RSA 2009: Security researchers demo new web services attacks

Security researchers have demonstrated a new kind of internet attack at RSA Conference 2009 that threatens providers and users of web services.

Security researchers have demonstrated a new kind of internet attack at RSA Conference 2009 that threatens providers and users of web services.

That includes users of sites such as Twitter and Facebook that use web services to share their content and data with other sites, conference attendees heard in San Francisco.

The "XML bomb" attacks are an emerging class of internet security attacks that web developers need to be aware of, said Peter Soderling, founder of Stratus Security Technologies and Steve Orrin, Intel director of security solutions.

These attacks are typically aimed at stealing information for cyber-crime or taking a web service offline.

Research by Soderling and Orrin with the Center for Advanced Defense Studies has revealed several attacks that use common application programming interfaces (APIs).

XML-based APIs, which enable most of the multi-billion dollar web services industry, are now being used as an attack channel by cyber-criminals.

Soderling and Orrin highlighted three main forms of "XML bomb" attacks that have been on the radar for the past few years.

In RSS attacks, cyber-criminals inject attack code into a site's RSS feed, which is delivered through the API to client machines requesting information from the site.

"This type of attack is brand new. It has never been seen in the wild before," Soderling told Computer Weekly.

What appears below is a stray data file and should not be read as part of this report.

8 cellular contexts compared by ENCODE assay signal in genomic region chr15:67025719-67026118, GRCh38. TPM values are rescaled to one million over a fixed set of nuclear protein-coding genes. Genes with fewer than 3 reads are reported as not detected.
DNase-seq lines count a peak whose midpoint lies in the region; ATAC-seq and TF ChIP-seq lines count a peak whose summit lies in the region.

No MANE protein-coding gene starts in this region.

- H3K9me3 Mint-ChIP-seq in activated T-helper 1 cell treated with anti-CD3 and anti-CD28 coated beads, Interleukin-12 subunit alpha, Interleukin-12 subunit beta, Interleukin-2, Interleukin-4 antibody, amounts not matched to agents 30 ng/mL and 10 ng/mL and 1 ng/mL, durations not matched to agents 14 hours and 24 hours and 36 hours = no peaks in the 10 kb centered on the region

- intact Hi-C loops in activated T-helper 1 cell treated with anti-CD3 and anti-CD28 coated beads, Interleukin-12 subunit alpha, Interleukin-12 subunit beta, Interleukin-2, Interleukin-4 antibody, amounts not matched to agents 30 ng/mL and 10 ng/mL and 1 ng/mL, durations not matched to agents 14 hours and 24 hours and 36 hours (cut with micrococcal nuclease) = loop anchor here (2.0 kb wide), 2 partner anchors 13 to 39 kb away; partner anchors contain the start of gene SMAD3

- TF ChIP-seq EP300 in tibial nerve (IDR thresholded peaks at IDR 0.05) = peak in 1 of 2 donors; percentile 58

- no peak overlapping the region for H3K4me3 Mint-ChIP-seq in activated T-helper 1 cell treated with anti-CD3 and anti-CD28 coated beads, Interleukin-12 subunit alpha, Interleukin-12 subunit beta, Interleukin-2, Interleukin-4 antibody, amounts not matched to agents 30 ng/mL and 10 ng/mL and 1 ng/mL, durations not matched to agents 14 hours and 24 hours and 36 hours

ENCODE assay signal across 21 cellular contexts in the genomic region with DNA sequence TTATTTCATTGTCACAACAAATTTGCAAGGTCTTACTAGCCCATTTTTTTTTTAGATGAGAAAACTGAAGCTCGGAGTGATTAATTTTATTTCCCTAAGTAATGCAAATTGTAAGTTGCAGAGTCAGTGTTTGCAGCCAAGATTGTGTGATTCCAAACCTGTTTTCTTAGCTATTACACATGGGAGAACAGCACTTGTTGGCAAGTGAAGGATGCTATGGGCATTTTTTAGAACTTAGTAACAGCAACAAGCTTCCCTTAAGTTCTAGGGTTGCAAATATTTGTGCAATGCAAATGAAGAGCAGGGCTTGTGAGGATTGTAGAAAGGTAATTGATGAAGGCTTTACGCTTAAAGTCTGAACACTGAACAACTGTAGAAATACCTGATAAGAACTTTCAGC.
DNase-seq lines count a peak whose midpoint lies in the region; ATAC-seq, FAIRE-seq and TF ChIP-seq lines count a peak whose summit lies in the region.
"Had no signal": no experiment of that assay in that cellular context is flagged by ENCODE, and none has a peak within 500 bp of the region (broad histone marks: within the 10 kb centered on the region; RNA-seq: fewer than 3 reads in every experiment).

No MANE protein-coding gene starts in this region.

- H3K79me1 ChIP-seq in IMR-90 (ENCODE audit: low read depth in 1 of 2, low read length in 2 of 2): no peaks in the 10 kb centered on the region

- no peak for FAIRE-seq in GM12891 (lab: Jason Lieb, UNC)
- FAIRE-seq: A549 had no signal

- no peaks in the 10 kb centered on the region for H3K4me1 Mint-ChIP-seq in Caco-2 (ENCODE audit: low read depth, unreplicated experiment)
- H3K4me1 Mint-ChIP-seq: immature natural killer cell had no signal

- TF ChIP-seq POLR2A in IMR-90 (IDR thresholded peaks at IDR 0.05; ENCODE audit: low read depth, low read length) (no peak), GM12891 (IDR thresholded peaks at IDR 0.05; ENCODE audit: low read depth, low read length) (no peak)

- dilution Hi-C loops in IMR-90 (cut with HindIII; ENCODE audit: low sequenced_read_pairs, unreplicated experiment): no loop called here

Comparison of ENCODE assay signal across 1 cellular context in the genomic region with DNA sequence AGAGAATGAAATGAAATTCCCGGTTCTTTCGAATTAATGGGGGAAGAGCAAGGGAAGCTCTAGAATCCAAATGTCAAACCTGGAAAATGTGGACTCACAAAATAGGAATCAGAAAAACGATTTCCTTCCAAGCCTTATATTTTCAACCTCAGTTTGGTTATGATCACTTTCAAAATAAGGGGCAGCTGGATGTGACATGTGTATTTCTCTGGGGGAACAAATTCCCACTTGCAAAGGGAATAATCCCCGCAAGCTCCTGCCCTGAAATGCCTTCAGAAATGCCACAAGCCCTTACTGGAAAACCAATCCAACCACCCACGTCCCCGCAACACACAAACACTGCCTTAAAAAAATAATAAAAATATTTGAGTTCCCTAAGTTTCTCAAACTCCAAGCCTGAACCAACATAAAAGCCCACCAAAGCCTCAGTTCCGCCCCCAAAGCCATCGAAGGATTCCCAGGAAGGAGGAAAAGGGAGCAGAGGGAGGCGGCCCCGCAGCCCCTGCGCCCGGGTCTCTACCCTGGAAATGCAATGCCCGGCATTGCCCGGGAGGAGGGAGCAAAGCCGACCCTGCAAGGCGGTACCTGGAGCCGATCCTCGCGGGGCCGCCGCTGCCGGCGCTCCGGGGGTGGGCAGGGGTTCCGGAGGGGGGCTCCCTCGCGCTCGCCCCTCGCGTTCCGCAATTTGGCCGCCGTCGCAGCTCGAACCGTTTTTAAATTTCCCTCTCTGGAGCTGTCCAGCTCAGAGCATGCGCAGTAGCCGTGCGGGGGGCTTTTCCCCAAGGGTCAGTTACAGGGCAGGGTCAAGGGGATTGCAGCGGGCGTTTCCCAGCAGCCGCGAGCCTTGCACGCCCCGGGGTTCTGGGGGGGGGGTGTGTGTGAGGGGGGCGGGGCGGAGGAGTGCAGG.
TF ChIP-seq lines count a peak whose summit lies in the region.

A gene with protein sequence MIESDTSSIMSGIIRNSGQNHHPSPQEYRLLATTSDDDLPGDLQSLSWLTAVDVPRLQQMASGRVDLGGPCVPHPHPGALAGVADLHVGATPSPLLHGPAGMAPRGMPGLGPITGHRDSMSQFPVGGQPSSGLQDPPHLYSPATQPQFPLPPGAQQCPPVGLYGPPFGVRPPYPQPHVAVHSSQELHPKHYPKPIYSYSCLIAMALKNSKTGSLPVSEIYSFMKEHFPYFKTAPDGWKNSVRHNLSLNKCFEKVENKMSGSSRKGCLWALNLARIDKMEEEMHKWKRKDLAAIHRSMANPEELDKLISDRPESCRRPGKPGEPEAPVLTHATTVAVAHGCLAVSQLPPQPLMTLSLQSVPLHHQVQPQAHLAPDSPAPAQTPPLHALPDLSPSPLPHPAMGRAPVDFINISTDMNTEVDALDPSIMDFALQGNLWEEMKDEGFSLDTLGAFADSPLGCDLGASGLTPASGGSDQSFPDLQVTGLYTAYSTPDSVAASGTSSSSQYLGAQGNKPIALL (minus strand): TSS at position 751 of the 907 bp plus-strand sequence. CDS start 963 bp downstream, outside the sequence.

Cyber-criminals can use this type of attack to execute programs on an end-user's machine, which is the "holy grail" of information insecurity, he said.

In a second type of attack, services can be prevented from responding to requests by creating an XML request that refers to itself, setting up an endless loop that disables the service.

Attacks have also used a language known as XPath to inject queries through and API to enable them to view other users' data, such as account numbers.

According to the Open Security Foundation, 14% of data theft is now through web services, accounting for $1.2bn dollars in losses through data leakage in 2008.

"As organisations adopt XML and Web 2.0 services, it is important they understand the grave risk these new technologies can pose," said Orrin.

According to Soderling, developers need to understand that security is "a whole new ball game" when it comes to deploying APIs.

Developers need to ensure cyber-criminals are not able to exploit weak API defences to steal data or take the service offline, he said.

"They need to be trained to write better, safer code that validates every piece of data that comes into a system," said Soderling.

Businesses can also add another layer of protection by deploying API management and security products in front of APIs to reduce the vulnerabilities, he said.

Defending the decision to go public with the information, Soderling said it would help the developer community find a way to solve the problem before it spreads.

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